Watch out, readers; things are about to get personal. 

 Last night I went out with one of my housemates, and we ended up discussing relationships — not just romantic relationships, but relationships in general.  At one point I realized how desperate I sounded as I was saying, “This friendship is starting to look a little like my friendship with [name omitted for anonymity].  He doesn’t always return my calls, and sometimes he doesn’t show up when he says he will, so I’ve just learned not to depend on him too heavily.  When we’re together, I cherish that time, and I love him and don’t want to lose his friendship; so I’ll take what he can give and try to reciprocate in kind.”  What made sense in my head didn’t seem to make sense out loud, because my housemate looked at me and said, “But, Kyleen, that’s not much of a friendship.  You deserve much more than that.”  Which made me think . . . I have another guy friend who only calls me when he needs something; we spent a lot of time together in college, but now we hardly see each other.  I have another female friend who seems to thrive on crises; she calls me when her world is falling apart, and to her utmost credit, always shows up when I’m in crisis.  Another girlfriend of mine tended toward the “If we’re not playing by my rules, I’ll take my ball and go home” kind of attitude; when I felt like playing, I played by her rules, and when I didn’t, I just let her leave.  And my housemate said something else, too, that seemed profound.  She said that relationships are about mutual giving, and though they may not always be 50-50 — sometimes it’s 60-40, sometimes 40-60 — being permanently in 75-25 isn’t healthy.  Now, that makes me think a bit more mathematically, but forgive me now, because I’m not so good at math.  I’ve definitely had friendships that began to feel like I was always on the giving end of the 75-25 split.  I don’t like ending friendships; the people in my life are all precious to me for their own special reasons, and I’ve experienced the pain of being dismissed as a friend often enough that I don’t want to cause that kind of hurt.  I’d rather just scale things back so that I’m giving the same 25%.  It seems to make more sense to me, even though 25 + 25 = 50; because isn’t half a friendship better than none at all?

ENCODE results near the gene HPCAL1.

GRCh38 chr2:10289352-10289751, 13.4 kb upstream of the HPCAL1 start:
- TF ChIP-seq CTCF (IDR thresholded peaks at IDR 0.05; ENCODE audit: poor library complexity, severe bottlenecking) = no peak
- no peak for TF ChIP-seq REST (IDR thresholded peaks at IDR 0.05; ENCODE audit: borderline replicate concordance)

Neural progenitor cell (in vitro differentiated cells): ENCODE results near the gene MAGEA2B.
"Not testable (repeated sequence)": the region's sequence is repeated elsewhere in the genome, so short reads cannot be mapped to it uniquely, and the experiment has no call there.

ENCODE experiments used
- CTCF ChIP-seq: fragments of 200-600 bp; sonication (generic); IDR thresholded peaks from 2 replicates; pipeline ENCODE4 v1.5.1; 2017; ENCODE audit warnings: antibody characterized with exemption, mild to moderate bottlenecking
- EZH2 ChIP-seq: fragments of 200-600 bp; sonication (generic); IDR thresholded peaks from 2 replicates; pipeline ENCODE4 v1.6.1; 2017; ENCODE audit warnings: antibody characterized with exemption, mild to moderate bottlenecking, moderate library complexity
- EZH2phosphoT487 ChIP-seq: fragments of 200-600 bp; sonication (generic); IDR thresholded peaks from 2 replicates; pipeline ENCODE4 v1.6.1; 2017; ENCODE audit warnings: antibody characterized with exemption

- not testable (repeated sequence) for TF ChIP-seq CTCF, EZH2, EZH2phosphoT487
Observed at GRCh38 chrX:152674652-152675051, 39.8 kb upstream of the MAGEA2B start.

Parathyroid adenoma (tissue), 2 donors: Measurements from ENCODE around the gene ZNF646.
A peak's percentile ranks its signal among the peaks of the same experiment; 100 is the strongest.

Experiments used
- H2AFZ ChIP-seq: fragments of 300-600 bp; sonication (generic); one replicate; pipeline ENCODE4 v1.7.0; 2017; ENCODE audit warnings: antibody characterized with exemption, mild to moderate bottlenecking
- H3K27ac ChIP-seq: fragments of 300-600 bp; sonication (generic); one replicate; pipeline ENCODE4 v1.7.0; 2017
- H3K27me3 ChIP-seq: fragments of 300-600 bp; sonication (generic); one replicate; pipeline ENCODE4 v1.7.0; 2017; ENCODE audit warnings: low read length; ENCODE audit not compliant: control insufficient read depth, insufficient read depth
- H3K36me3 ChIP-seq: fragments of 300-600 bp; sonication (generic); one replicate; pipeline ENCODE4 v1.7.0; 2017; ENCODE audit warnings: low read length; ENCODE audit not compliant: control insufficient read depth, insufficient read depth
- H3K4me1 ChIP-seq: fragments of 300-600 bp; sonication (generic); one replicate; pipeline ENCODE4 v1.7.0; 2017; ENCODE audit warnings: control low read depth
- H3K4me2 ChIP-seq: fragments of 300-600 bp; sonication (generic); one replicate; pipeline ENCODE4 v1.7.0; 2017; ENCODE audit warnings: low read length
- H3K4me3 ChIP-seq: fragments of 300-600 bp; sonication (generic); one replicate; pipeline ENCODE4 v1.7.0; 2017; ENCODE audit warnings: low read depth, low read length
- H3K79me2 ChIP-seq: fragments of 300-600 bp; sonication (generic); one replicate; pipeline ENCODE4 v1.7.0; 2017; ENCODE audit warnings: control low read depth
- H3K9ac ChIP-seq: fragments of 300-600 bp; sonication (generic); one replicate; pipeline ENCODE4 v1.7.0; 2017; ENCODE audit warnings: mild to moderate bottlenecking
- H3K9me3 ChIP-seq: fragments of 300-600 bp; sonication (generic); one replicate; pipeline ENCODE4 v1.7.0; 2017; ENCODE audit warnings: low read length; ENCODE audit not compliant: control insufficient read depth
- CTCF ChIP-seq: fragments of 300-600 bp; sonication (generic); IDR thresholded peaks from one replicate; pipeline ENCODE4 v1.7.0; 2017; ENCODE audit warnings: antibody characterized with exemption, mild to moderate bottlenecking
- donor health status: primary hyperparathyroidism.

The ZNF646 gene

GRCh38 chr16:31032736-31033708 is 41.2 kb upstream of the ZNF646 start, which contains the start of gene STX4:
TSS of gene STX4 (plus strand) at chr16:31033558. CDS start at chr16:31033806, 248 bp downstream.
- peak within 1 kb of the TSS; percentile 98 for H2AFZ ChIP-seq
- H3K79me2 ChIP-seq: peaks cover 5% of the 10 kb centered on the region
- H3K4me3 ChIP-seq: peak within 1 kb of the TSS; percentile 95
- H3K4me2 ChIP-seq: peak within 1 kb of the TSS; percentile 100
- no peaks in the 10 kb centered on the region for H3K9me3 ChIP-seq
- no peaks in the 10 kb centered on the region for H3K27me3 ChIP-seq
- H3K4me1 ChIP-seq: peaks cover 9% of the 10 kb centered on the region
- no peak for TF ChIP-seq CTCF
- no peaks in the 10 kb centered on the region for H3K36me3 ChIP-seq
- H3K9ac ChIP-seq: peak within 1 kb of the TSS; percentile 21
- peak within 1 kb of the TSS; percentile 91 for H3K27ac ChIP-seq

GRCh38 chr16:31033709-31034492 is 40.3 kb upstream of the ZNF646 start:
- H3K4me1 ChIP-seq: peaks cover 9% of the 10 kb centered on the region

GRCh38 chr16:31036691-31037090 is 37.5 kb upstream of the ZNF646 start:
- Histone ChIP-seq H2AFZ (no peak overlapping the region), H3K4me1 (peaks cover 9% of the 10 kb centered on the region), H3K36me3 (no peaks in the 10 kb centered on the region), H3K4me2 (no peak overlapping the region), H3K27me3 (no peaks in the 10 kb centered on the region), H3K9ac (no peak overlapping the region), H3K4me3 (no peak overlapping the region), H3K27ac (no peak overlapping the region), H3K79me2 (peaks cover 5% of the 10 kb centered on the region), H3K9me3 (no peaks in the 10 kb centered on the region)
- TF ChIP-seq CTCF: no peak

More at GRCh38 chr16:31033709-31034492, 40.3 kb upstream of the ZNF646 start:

UPDATE:  Requested retraction:  I recently got a call from [name omitted for anonymity], the first example friend above.  He reads this blog, yes, and believe it or not, he accurately identified himself (along with a few of the other examples — and I thought I was being so careful about anonymity!).  We talked, and I reassured him that I was referring to past behaviour, not current.  He pointed out, accurately, that the tone and tense both imply that he is currently a flaky friend, and requested that I print a retraction.  My first response was, “But no one even knows it’s you!”  To which he replied, “Yeah, but I know it’s me, and it makes me feel bad.”  Noted, my friend.  Your retraction request has been granted.  I’ll see you at dinner.

Oh, and I’ll hopefully get back to this topic in my next post, since there were a lot of GREAT comments I’d like to address.  Thanks for weighing in!

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